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An Impartial Witness by Charles Todd

An Impartial Witness - Charles Todd

An Impartial Witness is a sequel to A duty to the Dead and I was eager to read this book since this series has become a favorite of mine.


It's the early summer of 1917 and Bess Crawford is returning home from the trenches of France with a convoy of wounded men. One of the patients is Lt. Meriwether Evanson, a pilot who has been burned beyond recognition and he clings to life many thanks to his wife Marjorie whose picture he has pinned to his tunic. But Bess notices a woman on a London train station that is bidding farewell to an officer and she recognize the women. It's the pilots, wife. But the man isn't her husband. She then discovers back on duty in France that the woman has been murdered and Scotland Yard is asking for information from anyone that saw her that day.


Bess informs the police about what she knows, but it's not enough information since she can describe the man the woman was with, but she doesn't know who he is and soon she starts her own inquiry to learn who killed Marjorie. But it's a frustrating case, and it seems that the killer may be getting away with murder and send an innocent man to the gallows.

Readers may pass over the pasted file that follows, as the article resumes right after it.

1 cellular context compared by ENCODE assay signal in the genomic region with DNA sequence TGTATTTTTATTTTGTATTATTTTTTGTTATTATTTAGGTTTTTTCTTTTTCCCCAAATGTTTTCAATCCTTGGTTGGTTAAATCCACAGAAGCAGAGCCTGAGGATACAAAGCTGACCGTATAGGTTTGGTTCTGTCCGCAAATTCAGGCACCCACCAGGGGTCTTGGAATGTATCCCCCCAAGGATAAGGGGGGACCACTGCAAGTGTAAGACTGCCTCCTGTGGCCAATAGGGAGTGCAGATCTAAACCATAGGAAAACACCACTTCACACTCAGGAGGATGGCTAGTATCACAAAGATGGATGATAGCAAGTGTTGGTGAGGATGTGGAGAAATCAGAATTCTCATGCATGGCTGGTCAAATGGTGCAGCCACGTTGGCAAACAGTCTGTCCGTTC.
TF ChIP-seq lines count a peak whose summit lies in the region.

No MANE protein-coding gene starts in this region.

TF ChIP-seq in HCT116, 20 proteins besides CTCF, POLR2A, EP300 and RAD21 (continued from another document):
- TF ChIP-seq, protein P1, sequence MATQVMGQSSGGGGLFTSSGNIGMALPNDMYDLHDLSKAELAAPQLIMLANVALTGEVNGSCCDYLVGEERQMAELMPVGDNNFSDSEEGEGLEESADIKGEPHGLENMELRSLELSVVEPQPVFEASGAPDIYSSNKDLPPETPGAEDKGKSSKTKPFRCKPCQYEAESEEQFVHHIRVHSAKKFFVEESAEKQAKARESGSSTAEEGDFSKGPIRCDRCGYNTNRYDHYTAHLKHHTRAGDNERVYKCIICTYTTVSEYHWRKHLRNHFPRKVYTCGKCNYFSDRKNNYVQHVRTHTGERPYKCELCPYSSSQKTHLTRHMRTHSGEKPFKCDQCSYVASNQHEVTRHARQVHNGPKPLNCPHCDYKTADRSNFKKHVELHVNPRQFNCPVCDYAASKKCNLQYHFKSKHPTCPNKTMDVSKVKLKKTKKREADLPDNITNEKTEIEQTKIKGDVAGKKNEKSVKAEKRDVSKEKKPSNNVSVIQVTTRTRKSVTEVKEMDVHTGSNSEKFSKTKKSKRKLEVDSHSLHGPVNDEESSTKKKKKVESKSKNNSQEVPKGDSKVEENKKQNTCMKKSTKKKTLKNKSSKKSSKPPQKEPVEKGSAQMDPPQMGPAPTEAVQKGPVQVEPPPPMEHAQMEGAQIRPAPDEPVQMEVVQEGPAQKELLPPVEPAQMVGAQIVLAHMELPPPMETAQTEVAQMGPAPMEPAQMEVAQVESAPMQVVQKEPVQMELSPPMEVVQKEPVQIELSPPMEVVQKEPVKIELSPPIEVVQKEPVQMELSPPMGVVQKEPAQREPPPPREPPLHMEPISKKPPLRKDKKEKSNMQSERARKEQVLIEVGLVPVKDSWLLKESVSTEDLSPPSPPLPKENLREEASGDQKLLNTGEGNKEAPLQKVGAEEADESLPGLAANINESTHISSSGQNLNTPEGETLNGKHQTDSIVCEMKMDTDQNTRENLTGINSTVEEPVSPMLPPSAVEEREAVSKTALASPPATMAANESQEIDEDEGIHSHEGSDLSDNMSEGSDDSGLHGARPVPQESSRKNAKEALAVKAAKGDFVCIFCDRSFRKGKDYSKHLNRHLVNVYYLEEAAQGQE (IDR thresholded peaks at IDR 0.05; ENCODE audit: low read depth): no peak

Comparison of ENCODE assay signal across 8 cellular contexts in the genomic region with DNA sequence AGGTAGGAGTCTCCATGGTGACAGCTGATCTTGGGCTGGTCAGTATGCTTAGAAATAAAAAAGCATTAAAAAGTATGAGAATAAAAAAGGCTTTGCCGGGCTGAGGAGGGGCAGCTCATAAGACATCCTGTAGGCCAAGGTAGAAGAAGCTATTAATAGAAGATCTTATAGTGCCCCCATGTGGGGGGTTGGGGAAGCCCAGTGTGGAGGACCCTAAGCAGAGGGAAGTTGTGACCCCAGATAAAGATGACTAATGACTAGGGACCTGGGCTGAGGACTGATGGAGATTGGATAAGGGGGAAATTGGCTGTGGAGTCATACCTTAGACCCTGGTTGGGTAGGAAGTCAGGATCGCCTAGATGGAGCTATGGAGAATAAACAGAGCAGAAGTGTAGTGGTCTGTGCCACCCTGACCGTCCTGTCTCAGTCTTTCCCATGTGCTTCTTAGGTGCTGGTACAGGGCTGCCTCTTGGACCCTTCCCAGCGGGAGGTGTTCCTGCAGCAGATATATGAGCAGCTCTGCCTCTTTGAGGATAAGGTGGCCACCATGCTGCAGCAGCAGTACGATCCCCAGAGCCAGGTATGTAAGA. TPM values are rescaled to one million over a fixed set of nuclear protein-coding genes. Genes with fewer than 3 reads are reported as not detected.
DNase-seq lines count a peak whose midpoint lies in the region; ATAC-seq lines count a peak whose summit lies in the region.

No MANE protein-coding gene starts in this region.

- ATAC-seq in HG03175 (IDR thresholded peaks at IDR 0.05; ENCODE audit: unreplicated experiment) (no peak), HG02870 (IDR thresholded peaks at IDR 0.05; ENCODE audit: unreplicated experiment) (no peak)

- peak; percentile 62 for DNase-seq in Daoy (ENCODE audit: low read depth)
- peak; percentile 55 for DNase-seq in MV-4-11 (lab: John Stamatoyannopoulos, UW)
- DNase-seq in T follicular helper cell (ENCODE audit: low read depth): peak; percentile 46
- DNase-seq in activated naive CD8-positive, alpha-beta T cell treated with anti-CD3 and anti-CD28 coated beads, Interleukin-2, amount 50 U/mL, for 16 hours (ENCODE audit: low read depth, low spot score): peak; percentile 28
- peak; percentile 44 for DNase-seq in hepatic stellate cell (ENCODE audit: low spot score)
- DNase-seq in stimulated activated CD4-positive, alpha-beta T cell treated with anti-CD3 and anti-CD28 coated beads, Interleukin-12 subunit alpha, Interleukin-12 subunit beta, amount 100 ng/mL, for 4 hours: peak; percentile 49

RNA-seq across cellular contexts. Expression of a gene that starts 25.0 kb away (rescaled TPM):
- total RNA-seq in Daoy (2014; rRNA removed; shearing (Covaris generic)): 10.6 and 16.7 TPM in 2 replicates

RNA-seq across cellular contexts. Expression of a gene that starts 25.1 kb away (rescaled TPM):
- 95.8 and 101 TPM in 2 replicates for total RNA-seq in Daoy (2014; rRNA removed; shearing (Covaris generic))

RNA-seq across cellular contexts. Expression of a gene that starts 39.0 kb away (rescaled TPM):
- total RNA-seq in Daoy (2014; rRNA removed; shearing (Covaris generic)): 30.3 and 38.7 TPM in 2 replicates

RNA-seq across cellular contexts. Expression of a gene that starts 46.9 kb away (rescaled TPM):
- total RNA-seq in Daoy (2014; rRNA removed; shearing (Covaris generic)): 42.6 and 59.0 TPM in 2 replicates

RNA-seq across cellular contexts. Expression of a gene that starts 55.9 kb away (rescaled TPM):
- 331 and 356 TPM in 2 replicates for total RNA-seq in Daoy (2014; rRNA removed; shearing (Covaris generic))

I felt that this book was not as engrossing to read as the first book, still very good, but there were moments in the book when I felt that the pacing was a bit slow and I wanted the story to progress a little bit faster. Not that the story was bad, I mean there were several people in the book that could have been the murderer and it wasn't like I guessed right away who it was. I found the story picked up speed towards the end when a man that Bess had befriended was accused of murder and she had to fight to clear his name. Then, the story got more intense and I loved the ending.


I like Bess Crawford very much, she is a well-written character and I like the fact that even though everyone in the book seem to think that she has more than friendly feelings towards the accused man she is trying to save is she just his friend. Not that I wouldn't mind her finding some happiness (I have read A Pattern of Lie, the perfect man is out there for her she just has to see it), but she isn't a woman that is easily swept off her feet. And, that is something I like.


Thankfully the book had a strong beginning and ending and, despite me feeling that the story dragged here and there in the middle was it a good book and I wasn't sure in the end it would end happily.